In the remote woodland outskirts of a quiet town, Rose and Sam live a back to basics existence, sheltered away from the prying eyes of society. Although entirely devoted to each other, they have to contend every day with the mysterious and deadly illness that plagues Rose’s life.
Director Jennifer Sheridan and writer Matt Stokoe (who also plays Sam) have a fantastic understanding of the old “less is more” approach when it comes to horror. By not going into explicit detail on Rose’s condition, it allows the audience to imagine things far worse than what could be shown on screen.
A locked door. Rose having to wear a mask and gloves while preparing food. A jar of leeches that Sam fills with fresh blood from his legs while reading a book. All of it leads to many questions as to the true nature of Rose’s illness.
What is beyond question however is the bond between Rose and Sam. Played by real-life couple Sophie Rundle and Stokoe, there is clearly a deep affection and love between the two. There is a reason why it is subtitled “A Love Story”.
By isolating them in the old horror trope of a literal cabin in the woods, the first half of the film plays out like a chamber piece, following their routine and every day lives. The tight framing and cinematography increases the sense of confinement and isolation. The audience is trapped there with them. As a result, due to the connection made with the characters, you never question any of the choices they make. No matter how dangerous or absurd they may seem in the situation. Just one man doing whatever it takes to protect the woman he loves.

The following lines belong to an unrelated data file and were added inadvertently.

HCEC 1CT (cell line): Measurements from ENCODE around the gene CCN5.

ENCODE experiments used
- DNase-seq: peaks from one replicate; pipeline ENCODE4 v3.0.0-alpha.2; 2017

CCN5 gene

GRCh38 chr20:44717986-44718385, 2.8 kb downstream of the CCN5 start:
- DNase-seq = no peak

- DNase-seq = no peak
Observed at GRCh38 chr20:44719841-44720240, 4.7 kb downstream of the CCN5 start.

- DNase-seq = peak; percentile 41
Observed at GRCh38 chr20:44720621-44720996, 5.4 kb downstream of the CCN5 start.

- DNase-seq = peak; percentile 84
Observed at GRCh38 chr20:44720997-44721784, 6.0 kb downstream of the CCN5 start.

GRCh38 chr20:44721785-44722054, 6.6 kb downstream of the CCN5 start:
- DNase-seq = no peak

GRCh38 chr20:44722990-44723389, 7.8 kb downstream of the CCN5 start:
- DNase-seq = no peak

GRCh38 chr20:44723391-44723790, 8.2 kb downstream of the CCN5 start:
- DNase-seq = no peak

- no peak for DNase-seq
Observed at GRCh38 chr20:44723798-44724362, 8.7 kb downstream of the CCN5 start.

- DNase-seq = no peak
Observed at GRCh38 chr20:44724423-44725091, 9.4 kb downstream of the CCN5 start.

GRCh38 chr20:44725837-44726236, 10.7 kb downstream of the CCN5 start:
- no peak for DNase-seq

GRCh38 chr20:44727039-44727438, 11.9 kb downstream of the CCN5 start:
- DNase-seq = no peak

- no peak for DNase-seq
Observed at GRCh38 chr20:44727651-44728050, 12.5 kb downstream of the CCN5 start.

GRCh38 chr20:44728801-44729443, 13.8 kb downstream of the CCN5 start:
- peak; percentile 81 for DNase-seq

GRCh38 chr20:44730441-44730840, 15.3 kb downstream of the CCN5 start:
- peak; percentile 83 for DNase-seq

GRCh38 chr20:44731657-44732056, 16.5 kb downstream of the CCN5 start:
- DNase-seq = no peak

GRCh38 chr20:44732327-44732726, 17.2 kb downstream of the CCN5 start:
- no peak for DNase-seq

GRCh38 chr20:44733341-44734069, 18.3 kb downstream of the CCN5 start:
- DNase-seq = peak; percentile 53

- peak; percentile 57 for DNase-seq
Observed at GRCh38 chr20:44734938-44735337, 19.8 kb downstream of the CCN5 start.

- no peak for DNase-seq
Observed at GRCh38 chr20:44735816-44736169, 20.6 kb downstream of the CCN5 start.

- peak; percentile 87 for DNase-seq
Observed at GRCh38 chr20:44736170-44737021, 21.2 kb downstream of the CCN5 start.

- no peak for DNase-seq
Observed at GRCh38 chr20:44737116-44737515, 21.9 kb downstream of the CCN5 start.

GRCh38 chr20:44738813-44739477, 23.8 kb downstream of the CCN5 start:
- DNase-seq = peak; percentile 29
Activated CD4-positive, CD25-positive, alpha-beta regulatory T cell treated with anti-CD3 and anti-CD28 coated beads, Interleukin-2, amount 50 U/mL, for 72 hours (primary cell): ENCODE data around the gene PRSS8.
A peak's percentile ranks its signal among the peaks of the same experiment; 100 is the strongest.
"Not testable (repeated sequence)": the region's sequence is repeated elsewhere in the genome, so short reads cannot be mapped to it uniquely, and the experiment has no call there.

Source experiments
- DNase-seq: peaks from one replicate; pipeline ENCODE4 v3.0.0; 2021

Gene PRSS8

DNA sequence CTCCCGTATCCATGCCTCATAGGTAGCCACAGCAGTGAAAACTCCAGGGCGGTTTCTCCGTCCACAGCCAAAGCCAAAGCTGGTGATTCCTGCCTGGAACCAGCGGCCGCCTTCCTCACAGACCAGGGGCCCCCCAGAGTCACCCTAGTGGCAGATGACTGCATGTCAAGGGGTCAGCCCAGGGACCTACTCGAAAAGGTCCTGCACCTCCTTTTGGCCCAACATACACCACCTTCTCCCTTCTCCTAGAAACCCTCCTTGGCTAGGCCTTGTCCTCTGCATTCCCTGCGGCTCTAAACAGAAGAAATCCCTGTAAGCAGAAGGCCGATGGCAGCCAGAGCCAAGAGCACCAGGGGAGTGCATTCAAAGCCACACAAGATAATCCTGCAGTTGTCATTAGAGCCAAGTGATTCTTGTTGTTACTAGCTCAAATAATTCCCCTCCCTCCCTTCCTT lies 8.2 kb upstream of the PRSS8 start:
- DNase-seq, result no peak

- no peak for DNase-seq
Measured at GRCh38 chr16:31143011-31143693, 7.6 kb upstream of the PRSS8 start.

It would make for a compelling double bill with It Comes At Night and just like that film (and every season of The Walking Dead), everything is okay until the natural order of things is disturbed by the arrival of an outside party. Well this is a horror film after all. Can’t play happy families forever.
Not only does this test their survival instincts but also severely impacts their relationship. The pressures of being with each other 24/7 will be relatable to any couple living together through lockdown. In a weird way, it has many thematic traits similar to another film at LFF 2020, Supernova, which also looks at the impact an illness has on a couple and the possible solutions to everyone’s pain.
Rose: A Love Story is a hell of a debut from Sheridan & Stokoe and for audiences and horror fans it will be love at first bite.
Director: Jennifer Sheridan
Stars: Sophie Rundle, Matt Stokoe, Olive Gray
Runtime: 86 minutes